Turning the Ordinary into Extraordinary Game Designs: Guest Blog by Brad Furminger

Game Designers are constantly working on the next big idea. But where can you draw your inspiration that will lead to your next great game? Maybe the best place to start is right under your nose.


Look around and you’ll find lots of games that are inspired by what we see every day. Games like Diner Dash have the player rushing about as they try to juggle customers and build a small culinary empire. The classic Paperboy pit the player against the common dangers of suburban living as they deliver the daily news to their subscribers.



What do you do every day that could produce interesting gameplay? Packing a lunch could inspire an alignment-style game reminiscent of Tetris or Shop Mania. Catching the bus to school could make you think of designing a Bus Simulator or Transit Tycoon.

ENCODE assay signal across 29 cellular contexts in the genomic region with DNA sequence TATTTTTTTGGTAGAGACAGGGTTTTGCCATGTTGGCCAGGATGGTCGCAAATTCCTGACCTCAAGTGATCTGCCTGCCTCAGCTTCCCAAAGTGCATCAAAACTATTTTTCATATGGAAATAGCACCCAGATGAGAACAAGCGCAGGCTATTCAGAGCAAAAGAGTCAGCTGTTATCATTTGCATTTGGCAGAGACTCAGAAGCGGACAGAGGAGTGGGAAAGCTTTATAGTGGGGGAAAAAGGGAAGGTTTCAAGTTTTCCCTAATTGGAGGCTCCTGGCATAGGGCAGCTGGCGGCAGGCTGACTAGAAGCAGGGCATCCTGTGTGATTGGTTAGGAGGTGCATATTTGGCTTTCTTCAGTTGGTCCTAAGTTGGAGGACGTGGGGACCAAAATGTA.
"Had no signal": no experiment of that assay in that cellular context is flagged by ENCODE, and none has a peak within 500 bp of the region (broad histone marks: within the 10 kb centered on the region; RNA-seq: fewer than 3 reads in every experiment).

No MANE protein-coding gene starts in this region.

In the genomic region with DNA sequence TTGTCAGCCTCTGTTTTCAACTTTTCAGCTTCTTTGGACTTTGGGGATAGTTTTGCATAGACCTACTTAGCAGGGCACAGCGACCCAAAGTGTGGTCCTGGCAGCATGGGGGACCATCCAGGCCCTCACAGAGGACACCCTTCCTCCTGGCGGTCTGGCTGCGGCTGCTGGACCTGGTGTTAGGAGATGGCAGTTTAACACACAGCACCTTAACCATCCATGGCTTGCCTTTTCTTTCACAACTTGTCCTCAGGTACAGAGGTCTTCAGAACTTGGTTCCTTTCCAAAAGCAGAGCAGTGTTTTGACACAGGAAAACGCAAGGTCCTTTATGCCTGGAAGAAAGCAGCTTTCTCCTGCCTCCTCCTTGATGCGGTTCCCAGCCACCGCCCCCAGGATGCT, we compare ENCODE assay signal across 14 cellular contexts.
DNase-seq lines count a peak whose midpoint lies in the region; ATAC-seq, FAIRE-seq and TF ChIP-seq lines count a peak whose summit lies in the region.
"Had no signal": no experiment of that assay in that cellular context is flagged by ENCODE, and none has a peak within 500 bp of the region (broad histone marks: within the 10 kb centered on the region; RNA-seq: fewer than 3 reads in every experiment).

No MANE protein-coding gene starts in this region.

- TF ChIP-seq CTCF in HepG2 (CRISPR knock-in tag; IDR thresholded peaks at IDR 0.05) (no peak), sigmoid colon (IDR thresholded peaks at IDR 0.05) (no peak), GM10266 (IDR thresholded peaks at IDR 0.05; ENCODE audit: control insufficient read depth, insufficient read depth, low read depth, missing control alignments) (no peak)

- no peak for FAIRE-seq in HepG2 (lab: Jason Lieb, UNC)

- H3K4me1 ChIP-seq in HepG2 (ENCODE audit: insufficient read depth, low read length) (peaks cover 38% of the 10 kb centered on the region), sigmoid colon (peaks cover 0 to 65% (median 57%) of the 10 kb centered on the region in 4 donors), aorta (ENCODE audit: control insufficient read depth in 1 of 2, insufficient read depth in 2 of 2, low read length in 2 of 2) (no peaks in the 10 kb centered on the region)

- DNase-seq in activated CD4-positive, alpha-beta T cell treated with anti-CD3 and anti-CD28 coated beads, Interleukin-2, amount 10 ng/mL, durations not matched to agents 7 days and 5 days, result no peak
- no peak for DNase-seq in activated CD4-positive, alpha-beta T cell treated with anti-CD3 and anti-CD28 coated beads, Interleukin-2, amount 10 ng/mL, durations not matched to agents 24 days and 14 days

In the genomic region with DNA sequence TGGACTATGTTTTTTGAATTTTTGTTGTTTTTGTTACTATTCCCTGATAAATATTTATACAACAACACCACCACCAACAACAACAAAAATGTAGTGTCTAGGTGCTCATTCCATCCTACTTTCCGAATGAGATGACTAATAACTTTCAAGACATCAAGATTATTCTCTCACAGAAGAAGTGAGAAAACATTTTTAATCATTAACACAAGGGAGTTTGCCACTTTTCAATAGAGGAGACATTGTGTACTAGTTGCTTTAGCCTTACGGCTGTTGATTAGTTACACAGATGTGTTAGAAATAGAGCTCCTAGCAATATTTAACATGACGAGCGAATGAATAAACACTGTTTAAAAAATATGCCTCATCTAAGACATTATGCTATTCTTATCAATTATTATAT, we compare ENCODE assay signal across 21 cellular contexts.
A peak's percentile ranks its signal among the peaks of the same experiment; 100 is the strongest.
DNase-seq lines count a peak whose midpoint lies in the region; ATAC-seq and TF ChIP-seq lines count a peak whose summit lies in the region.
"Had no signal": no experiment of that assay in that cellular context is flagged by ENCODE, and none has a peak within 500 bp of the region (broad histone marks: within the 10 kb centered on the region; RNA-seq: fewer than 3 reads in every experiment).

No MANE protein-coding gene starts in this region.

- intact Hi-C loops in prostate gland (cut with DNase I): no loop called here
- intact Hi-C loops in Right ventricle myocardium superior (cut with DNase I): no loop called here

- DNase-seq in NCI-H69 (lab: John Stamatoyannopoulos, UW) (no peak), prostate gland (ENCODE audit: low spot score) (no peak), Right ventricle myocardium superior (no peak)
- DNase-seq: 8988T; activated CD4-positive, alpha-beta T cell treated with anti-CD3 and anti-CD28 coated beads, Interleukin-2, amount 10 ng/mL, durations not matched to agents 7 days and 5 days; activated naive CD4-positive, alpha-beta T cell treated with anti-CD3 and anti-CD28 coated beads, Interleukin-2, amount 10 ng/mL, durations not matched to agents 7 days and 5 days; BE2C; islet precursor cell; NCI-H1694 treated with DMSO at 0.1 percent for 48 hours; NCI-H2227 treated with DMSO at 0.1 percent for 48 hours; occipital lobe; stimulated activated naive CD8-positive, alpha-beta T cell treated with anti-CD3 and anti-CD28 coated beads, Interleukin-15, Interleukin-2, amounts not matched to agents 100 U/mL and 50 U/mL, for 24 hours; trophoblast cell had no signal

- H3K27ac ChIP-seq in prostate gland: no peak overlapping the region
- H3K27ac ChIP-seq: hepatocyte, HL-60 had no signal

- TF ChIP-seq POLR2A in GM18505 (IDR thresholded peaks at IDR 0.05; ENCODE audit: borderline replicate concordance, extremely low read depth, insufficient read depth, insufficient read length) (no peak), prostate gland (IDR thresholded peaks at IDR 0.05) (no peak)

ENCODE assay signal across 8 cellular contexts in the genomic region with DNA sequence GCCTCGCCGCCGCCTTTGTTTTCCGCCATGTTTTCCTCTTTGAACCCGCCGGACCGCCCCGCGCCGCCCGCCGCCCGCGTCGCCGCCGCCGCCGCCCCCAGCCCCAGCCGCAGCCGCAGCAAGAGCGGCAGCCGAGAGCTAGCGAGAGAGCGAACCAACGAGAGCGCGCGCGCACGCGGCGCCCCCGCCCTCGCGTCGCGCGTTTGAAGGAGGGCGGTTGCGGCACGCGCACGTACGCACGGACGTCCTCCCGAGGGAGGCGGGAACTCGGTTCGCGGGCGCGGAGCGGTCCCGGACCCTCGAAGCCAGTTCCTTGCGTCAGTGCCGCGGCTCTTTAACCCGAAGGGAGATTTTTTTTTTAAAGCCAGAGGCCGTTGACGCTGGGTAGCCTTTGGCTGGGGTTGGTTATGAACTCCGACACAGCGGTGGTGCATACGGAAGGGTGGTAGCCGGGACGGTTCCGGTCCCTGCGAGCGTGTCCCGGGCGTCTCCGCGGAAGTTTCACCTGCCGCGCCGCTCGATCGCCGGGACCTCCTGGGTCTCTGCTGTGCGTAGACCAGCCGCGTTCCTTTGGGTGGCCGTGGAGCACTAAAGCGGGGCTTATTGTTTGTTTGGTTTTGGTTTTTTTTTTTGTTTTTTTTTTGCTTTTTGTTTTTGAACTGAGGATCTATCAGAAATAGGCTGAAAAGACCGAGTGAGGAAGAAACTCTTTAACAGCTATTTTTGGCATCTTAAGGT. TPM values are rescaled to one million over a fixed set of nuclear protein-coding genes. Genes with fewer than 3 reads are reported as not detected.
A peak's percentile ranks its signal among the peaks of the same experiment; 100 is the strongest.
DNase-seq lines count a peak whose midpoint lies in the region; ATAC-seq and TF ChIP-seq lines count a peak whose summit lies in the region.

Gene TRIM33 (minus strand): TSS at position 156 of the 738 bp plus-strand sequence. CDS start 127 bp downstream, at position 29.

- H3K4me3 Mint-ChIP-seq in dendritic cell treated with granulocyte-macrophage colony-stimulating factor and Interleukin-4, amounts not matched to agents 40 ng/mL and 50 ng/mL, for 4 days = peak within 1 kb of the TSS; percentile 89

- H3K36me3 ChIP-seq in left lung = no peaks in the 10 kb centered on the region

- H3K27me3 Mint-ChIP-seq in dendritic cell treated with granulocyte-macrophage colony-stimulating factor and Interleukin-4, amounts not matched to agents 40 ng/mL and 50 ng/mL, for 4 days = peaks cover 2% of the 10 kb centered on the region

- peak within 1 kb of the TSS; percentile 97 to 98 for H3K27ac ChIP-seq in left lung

But, don’t feel like you have to focus on the direct connections. Could that bus trip be more exciting if it were a high stakes race against other public transit? Maybe making the bed could conjure images of smoothing out a relentless army of wrinkles, a la Whack-a-Mole, or hunting dust bunnies in an under-bed safari.


Plenty of unusual game ideas have been inspired by ordinary objects. Dreamcast’s cult classic Toy Commander pitted the player against countless challenges that needed to be overcome by directing various types of toys about the house. Katamari Damacy required the player to roll an ever-expanding ball, clumping up objects from as small as a paperclip to eventually as large as an entire planet. And the upcoming Electronic Arts game Unravel features a playable character made from yarn.


Even legendary Designer Shigeru Miyamoto revealed the inspiration for his Pikmin series of games struck while working in his garden – one of his favourite hobbies.


So next time you’re feeling stuck for new ideas or caught in a rut of tropes and stereotypes of a science-fiction universe, unplug from your console or your computer and take a casual look at your surroundings. The next must-play game could be sitting in front of you.



Brad Furminger is an instructor in Video Game Design and Production at the Toronto Film School. To learn more about the Toronto Film School and its programs, visit www.torontofilmschool.ca


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